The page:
This listing is only of the structures as identified by Gebser, for we should remember that the last 500+ years (ca. 1500 – 2017) represents the deficient mode of the Mental, the Rational consciousness structure. I’m not sure we really know where to start thinking about efficiency and deficiency in the previous structures. What I see here in general terms is that the Archaic structure lasts for millions of years, the Magical for hundreds of thousands of years, the Mythical for tens of thousands of years and the mental for thousands. If a strict pattern of compression of time structures were in effect, then we’ve only got hundreds of years left for the Integral, if we even make it that far. If Young and his process model have anything to say, the Mental may be a “turn” phase and truly unknown possibilities lie before our species (if it even remains the species that it is that far into the future).
My point is, however, I would think that the Magical structure was in effect, if you will, longer than we may think, and I personally suspect that the date for the appearance of homo sapiens may be found to shift back even further in the past. Recent archaeological finds have raised questions about a lot of dating that we thought was pretty sound. But let me go back to the phrase “fairly complex mythology” which I mentioned earlier in conjunction with Feuerstein’s thoughts on Magical/Mythical consciousness.
The key element at play here, to my mind, at least is the appearance of “writing”, and I am using this term in the absolutely loosest way possible. To me, the cave paintings which are the most poignant indication of a shift in mentation to what had gone before, are a kind of writing; that is, a transdimensional representation of reality. I realize that we have evidence of worked stone and bone prior to that, for the most part statuettes and figurines which are three-dimensional representations of three-dimensional reality. The difference in painting is that the artist is now representing a three-dimensional reality in a two-dimensional manner. The field of depiction is the flat surface, the plane, and all of it is used. I think this is a hugely significant shift. Later, in the Mythical structure (the pictures have been abstracted one degree to pictographs (e.g., hieroglyphs) and ideographs (e.g., cuniform writing or Chinese characters) which are arranged linearly, either left-to-right, right-to-left, or top-to-bottom. There is no “set rule” on which direction is the “right” one. That shift comes, as McLuhan points out, with alphabetic writing, which is for him the mind-changer par excellence. Both he, in The Gutenberg Galaxy and his scholarly mentor, Howard Innis (in Empire and Communications and The Bias of Communication) have focused a lot of energy on this particular point. It would probably be worthwhile to take a closer look at how their ideas map out in comparison to Gebser’s structures, for example, but that is also a much larger project than I envision undertaking at the moment. Be that as it may, once we are into alphabetic writing we are into a point-by-point (which could be understood as one-dimensional) representation. And one of the serious issues that we are dealing with today is the fact that even that mode of expression is being further abstracted into virtual communication which is, in some senses, everywhere and nowhere at the same time. But, that’s just a thought; I haven’t thought it through yet, and anyway, I digress.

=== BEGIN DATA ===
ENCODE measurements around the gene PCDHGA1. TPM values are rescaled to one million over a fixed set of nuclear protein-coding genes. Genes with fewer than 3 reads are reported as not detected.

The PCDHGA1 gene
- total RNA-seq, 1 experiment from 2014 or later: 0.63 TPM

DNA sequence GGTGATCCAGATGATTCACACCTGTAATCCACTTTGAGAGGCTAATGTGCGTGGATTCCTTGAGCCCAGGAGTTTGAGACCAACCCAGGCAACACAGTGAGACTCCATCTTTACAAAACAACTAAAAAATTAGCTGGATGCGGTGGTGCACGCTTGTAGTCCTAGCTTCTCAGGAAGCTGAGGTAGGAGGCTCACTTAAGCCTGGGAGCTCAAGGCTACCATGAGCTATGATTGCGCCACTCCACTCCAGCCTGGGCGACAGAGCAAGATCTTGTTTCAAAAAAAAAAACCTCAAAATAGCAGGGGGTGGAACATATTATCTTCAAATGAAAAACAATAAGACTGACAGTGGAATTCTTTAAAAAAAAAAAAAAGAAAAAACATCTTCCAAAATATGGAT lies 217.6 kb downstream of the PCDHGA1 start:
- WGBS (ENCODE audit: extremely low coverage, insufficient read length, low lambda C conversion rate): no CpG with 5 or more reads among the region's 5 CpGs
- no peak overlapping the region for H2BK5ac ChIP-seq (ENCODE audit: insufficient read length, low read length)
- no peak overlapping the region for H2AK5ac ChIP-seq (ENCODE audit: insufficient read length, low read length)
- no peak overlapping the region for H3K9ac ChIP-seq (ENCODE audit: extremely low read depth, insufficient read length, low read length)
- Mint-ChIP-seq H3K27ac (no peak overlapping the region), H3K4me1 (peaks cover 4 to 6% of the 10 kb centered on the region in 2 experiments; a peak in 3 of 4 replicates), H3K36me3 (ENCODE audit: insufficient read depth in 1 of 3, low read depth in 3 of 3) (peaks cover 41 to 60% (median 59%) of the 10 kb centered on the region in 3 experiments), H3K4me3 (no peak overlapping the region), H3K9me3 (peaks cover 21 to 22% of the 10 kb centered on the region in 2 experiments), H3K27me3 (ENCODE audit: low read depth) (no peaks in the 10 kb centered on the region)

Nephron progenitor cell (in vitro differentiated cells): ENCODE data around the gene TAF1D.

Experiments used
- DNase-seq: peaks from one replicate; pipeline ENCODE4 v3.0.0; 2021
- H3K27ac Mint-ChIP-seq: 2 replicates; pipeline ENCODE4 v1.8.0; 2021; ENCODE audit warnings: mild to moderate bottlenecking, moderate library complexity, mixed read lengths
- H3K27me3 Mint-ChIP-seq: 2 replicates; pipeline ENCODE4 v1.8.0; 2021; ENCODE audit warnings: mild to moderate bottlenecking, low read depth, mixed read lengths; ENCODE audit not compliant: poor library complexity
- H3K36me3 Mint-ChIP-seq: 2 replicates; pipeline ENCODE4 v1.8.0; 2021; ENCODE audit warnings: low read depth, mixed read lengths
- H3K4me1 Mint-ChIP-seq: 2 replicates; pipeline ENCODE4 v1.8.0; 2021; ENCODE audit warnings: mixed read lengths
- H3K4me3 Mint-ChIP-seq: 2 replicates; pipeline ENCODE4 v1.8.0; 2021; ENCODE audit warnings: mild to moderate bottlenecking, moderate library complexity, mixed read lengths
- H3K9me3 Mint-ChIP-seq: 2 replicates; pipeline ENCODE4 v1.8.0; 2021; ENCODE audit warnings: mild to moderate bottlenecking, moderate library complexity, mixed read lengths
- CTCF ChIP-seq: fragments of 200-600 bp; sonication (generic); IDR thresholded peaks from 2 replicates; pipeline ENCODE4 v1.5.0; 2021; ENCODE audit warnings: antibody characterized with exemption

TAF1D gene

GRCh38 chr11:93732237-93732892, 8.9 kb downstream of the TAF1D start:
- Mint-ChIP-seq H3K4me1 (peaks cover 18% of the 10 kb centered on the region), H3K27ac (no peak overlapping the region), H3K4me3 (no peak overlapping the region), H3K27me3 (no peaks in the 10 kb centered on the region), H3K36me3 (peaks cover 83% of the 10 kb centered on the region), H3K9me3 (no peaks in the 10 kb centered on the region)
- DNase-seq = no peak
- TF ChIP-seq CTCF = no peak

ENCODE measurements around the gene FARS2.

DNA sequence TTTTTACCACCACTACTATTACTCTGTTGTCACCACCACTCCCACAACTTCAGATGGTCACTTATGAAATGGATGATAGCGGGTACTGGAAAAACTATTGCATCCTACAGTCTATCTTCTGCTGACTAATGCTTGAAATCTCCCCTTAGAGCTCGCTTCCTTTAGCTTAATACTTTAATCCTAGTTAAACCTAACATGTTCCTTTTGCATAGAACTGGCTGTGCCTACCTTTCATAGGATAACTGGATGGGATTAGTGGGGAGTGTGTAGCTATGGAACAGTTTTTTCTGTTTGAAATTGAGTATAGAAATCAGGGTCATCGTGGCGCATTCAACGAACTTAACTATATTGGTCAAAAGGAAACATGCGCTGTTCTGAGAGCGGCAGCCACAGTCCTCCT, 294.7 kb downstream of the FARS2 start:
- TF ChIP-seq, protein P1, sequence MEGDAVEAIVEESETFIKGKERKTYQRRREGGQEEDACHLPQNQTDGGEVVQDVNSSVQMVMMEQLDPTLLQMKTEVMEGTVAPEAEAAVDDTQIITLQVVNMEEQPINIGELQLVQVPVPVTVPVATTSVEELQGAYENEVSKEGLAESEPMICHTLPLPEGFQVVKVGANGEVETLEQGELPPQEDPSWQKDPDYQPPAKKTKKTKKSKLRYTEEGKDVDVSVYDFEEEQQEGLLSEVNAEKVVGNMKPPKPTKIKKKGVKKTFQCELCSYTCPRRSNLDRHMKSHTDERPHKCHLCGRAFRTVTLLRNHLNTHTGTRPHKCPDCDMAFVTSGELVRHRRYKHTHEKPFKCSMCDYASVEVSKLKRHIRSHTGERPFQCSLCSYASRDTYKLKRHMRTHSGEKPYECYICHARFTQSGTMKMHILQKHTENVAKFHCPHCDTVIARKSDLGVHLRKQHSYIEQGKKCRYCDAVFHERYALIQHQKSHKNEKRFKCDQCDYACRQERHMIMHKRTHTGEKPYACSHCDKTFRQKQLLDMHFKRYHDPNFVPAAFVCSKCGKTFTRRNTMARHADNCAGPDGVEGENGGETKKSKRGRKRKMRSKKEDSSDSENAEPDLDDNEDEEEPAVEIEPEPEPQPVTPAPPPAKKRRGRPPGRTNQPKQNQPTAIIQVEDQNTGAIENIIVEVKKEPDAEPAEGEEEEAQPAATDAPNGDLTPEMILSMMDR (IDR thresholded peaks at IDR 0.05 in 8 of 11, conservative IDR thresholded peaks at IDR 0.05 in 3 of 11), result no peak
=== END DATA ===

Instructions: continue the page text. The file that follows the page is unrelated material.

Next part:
To get back on topic – the Magical structure of consciousness – I think it is important to keep in mind the five features which Gebser identifies as describing it (EPO, p. 48): (1) its egolessness, (2) its spacelessness and timelessness, (3) its pointlike-unitary world, (4) its interweaving with nature, and (5) its magical reaction to the world. The examples Gebser uses are also from our hunter-gatherer past, and in the earlier phases of that existence, it would seem to me that myths are rather undeveloped. This is not to say that there weren’t stories. I think those long-nights around the campfire, when they weren’t teaching their young to communally dream or the like, entailed the telling of tales, but I don’t think they had the intensity or significance that they later had.
If you haven’t seen it, I highly recommend the film The Gods Must Be Crazy. I am fully aware that this is at best indicative, but the attitudes and behaviors for the bush-people in this film are much more reminiscent of Gebser’s five elements than they are of a developed mythological structure. When “the evil thing” (a Coke bottle, had been thrown out as litter from a plane flying overhead and was found by one of the family group, and whose very nature (transparent, harder than anything they had ever seen, singular in nature and, hence, could not be easily shared … something they had never had before suddenly was “needed” by every one of them) had to be eliminated, one of the bushmen (the leading character of that group in the film) “decides” to throw it off the end of the world, and the next day, with the good wishes of all the family group, sets off to do just that (which provides the plot for the rest of the film). This has always struck me as very Magical, in Gebser’s sense: he has no idea where the end of the world is (spacelessness), he can simply walk until he finds it (timelessness); it is “evil” for it is anything but natural and disturbs the unity of the clan. Along the way, he encounters others, who do not understand him when he speaks, so they are, in a sense, dumb, but they are referred to, from his point of view, as “gods”, for the gods may generally always provide for them, but, as the title says, can be crazy as well. There is none of the sacredness of myth that we find, say, in the Sumerian or Egyptian cultures, which are definitely mythical. Even when you read their tales that have been collected, you see that there are typical figures in their mythology (mother, father, trickster), but they are not particularly well-developed characters, for they have no need to be.
I realize that here again we are faced with the impossible task of pinpointing the shift from magical to mythical, but the feeling I get from this type of situation is that the magical may have been a longer period, extending much farther into the past than we may suspect.